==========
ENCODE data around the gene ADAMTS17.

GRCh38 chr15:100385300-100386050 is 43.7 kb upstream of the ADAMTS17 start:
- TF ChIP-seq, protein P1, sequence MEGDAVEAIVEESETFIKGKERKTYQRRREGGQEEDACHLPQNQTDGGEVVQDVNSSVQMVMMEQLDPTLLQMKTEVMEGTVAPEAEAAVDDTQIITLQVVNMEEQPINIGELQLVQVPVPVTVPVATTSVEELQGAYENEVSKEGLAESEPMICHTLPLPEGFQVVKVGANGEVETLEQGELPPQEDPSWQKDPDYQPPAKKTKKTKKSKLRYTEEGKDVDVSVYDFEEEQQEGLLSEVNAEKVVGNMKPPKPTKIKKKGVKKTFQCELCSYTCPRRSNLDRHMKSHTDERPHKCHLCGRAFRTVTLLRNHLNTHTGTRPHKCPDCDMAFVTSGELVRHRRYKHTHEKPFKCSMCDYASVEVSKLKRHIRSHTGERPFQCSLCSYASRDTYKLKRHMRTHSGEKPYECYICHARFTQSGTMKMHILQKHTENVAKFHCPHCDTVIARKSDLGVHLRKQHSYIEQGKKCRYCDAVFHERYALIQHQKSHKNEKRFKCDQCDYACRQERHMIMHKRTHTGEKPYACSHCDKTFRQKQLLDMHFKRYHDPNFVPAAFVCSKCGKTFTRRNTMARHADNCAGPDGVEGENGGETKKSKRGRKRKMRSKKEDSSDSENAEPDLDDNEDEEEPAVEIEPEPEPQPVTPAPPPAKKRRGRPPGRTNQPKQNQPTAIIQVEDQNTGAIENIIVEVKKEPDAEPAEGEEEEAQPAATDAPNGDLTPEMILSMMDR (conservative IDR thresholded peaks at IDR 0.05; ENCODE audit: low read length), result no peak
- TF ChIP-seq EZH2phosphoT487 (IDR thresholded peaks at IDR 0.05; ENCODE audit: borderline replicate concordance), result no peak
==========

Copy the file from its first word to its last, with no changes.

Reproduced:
ENCODE data around the gene ADAMTS17.

GRCh38 chr15:100385300-100386050 is 43.7 kb upstream of the ADAMTS17 start:
- TF ChIP-seq, protein P1, sequence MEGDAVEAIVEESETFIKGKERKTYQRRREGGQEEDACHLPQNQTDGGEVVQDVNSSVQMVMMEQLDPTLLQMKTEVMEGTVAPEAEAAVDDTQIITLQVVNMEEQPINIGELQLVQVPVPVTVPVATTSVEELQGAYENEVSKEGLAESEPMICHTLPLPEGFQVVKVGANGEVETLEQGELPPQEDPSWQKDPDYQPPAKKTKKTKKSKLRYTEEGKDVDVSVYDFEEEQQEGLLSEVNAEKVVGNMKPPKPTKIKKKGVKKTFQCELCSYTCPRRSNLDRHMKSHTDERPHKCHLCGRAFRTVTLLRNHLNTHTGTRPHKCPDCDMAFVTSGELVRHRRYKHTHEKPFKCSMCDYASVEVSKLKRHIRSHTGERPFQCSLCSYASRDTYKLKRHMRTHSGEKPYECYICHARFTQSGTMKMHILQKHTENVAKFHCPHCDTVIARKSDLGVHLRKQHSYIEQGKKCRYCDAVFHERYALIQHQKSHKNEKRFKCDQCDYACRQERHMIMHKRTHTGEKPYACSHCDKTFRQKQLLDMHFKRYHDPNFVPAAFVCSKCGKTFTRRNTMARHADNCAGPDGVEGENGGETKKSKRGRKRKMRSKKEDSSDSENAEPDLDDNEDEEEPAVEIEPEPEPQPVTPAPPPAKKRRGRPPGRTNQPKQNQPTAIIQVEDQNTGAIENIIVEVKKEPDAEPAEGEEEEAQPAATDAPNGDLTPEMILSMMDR (conservative IDR thresholded peaks at IDR 0.05; ENCODE audit: low read length), result no peak
- TF ChIP-seq EZH2phosphoT487 (IDR thresholded peaks at IDR 0.05; ENCODE audit: borderline replicate concordance), result no peak